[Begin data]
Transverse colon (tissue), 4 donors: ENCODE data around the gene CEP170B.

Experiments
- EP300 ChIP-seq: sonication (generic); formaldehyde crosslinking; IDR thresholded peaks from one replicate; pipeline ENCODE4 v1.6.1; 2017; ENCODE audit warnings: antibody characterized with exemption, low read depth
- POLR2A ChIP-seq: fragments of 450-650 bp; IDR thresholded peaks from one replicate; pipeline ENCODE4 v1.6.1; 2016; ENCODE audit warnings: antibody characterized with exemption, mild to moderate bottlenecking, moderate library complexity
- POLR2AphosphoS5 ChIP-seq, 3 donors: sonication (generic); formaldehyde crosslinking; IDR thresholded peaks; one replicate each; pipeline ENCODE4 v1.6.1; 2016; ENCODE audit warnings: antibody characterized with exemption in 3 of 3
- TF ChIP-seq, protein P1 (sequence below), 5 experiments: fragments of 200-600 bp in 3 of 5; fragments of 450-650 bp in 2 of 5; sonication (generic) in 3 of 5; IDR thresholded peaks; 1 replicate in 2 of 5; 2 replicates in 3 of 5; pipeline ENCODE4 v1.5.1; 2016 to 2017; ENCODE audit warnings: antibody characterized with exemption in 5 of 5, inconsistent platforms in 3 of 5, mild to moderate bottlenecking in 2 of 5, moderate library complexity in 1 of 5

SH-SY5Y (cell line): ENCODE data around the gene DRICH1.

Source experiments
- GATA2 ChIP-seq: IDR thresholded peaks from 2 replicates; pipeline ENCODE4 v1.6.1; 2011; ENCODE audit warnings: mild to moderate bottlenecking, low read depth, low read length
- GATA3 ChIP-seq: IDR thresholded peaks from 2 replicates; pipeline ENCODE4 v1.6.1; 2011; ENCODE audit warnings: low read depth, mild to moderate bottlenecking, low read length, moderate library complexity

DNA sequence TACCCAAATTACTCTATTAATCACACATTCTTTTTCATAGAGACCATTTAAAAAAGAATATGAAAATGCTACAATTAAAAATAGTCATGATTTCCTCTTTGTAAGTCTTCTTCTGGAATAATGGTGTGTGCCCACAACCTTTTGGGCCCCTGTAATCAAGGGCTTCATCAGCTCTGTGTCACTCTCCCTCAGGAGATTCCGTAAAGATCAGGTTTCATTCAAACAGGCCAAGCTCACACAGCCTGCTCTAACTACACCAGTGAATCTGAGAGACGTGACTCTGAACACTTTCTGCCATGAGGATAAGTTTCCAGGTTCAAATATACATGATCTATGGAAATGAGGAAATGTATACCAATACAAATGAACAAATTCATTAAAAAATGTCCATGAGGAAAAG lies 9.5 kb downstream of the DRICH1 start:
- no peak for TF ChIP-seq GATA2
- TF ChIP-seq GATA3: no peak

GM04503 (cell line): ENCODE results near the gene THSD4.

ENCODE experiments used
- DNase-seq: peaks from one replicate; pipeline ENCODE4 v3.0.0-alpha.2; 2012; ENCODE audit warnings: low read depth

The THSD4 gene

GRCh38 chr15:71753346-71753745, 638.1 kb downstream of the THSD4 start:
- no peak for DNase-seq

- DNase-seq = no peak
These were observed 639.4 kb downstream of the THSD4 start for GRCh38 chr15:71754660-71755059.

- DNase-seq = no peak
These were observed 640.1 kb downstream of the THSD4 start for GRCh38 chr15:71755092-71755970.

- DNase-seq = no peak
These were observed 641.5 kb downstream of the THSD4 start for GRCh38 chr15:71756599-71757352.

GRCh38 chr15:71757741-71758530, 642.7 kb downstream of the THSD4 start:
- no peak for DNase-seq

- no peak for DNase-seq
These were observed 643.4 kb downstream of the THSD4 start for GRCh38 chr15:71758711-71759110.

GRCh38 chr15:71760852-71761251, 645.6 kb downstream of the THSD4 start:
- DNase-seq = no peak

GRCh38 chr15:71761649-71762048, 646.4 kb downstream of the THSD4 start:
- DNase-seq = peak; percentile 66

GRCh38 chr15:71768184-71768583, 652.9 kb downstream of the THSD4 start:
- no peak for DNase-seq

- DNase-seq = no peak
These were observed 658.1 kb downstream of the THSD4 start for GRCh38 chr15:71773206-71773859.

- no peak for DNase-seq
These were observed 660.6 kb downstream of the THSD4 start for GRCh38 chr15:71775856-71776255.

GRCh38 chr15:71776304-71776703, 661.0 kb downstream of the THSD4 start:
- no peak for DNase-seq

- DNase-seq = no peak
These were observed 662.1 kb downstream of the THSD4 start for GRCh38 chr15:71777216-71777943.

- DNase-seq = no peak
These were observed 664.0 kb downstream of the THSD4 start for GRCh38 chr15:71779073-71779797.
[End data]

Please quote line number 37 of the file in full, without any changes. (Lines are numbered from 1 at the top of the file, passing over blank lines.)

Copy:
These were observed 658.1 kb downstream of the THSD4 start for GRCh38 chr15:71773206-71773859.